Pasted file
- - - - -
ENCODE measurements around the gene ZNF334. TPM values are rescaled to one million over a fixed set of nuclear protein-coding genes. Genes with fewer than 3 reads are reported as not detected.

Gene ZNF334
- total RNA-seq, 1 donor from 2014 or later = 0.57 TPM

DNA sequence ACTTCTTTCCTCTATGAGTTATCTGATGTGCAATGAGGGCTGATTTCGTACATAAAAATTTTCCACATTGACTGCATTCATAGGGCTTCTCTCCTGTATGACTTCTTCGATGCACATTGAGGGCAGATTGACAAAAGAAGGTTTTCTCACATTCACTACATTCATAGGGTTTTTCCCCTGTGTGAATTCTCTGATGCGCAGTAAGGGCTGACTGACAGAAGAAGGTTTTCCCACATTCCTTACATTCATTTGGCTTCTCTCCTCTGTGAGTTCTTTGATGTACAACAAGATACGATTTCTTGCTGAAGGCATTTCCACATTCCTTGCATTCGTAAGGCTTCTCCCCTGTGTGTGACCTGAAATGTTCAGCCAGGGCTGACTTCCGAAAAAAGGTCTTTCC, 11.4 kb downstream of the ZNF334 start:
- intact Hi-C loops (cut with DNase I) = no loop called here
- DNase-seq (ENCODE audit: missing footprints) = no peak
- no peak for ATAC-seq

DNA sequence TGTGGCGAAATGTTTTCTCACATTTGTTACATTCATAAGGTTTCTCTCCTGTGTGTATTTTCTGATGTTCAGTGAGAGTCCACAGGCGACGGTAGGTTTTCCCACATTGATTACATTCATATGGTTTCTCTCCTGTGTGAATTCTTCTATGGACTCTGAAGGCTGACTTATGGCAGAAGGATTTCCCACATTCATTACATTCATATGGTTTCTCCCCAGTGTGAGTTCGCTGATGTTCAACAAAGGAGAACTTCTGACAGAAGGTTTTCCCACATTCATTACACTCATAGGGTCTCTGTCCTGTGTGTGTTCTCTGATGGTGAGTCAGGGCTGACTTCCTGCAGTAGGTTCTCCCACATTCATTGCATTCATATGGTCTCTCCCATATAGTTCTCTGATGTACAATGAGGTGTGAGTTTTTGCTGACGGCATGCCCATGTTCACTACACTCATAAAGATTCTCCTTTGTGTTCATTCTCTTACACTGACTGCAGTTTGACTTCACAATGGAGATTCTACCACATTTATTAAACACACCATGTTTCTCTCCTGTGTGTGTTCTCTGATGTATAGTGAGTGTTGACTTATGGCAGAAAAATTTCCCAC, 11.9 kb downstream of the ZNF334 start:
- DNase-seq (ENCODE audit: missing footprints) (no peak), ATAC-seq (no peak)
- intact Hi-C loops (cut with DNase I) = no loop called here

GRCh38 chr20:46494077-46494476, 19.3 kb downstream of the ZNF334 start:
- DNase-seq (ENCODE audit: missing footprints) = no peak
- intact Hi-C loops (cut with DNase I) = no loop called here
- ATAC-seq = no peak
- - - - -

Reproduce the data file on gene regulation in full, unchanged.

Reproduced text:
ENCODE measurements around the gene ZNF334. TPM values are rescaled to one million over a fixed set of nuclear protein-coding genes. Genes with fewer than 3 reads are reported as not detected.

Gene ZNF334
- total RNA-seq, 1 donor from 2014 or later = 0.57 TPM

DNA sequence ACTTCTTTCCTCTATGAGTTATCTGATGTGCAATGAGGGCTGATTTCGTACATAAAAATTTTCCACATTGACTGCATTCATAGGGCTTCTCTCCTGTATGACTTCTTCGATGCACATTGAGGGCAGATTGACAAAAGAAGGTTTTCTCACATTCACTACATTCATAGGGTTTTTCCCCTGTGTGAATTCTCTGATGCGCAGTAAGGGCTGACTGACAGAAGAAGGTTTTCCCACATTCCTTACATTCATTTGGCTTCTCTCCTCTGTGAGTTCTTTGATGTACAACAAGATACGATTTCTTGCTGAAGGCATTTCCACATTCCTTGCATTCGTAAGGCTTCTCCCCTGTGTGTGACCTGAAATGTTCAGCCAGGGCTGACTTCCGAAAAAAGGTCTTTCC, 11.4 kb downstream of the ZNF334 start:
- intact Hi-C loops (cut with DNase I) = no loop called here
- DNase-seq (ENCODE audit: missing footprints) = no peak
- no peak for ATAC-seq

DNA sequence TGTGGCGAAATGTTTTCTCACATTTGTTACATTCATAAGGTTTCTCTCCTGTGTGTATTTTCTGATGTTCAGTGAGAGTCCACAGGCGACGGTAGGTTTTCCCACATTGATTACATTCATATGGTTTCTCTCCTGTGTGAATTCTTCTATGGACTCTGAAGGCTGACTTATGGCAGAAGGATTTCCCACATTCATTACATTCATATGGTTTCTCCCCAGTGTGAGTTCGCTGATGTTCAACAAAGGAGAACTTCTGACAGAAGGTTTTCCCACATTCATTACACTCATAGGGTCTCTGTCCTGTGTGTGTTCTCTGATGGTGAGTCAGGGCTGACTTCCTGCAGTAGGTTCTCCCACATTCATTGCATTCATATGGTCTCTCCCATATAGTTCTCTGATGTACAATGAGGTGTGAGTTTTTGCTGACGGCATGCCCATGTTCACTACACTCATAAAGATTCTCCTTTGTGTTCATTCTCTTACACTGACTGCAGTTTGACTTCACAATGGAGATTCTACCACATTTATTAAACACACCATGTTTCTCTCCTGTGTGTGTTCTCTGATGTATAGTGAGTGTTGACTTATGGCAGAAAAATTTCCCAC, 11.9 kb downstream of the ZNF334 start:
- DNase-seq (ENCODE audit: missing footprints) (no peak), ATAC-seq (no peak)
- intact Hi-C loops (cut with DNase I) = no loop called here

GRCh38 chr20:46494077-46494476, 19.3 kb downstream of the ZNF334 start:
- DNase-seq (ENCODE audit: missing footprints) = no peak
- intact Hi-C loops (cut with DNase I) = no loop called here
- ATAC-seq = no peak